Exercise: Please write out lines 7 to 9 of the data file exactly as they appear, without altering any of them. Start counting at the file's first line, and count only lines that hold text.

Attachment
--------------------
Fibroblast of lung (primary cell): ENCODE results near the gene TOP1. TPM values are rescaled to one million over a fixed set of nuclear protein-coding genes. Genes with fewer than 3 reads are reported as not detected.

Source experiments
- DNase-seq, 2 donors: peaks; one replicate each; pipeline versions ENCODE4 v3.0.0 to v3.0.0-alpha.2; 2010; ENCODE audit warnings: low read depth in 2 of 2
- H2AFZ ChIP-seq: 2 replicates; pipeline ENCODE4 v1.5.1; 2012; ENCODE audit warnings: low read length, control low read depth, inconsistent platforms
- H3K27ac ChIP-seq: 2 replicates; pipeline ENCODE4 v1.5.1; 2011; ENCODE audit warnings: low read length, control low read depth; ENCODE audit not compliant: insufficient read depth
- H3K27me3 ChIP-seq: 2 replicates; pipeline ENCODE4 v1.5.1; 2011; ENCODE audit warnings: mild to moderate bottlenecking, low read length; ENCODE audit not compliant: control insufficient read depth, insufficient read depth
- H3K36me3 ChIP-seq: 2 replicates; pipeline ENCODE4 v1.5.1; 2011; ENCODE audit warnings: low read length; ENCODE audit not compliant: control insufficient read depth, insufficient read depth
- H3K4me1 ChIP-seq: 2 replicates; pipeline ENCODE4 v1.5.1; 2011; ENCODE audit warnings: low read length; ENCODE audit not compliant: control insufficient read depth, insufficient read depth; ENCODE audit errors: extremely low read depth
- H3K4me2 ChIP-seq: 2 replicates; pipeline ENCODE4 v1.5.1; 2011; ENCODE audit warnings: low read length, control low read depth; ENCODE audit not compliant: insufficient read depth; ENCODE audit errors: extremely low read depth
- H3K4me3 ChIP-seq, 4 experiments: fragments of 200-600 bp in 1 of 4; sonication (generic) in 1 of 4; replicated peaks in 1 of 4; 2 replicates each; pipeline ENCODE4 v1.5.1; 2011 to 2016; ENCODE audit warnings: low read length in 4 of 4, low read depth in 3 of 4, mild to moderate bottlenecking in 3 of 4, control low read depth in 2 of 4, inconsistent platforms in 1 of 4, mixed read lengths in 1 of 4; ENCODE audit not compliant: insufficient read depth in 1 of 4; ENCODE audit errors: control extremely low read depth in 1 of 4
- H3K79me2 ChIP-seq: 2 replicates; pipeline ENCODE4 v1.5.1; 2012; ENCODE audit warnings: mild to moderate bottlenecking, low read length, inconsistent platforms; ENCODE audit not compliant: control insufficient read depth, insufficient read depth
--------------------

- H3K36me3 ChIP-seq: 2 replicates; pipeline ENCODE4 v1.5.1; 2011; ENCODE audit warnings: low read length; ENCODE audit not compliant: control insufficient read depth, insufficient read depth
- H3K4me1 ChIP-seq: 2 replicates; pipeline ENCODE4 v1.5.1; 2011; ENCODE audit warnings: low read length; ENCODE audit not compliant: control insufficient read depth, insufficient read depth; ENCODE audit errors: extremely low read depth
- H3K4me2 ChIP-seq: 2 replicates; pipeline ENCODE4 v1.5.1; 2011; ENCODE audit warnings: low read length, control low read depth; ENCODE audit not compliant: insufficient read depth; ENCODE audit errors: extremely low read depth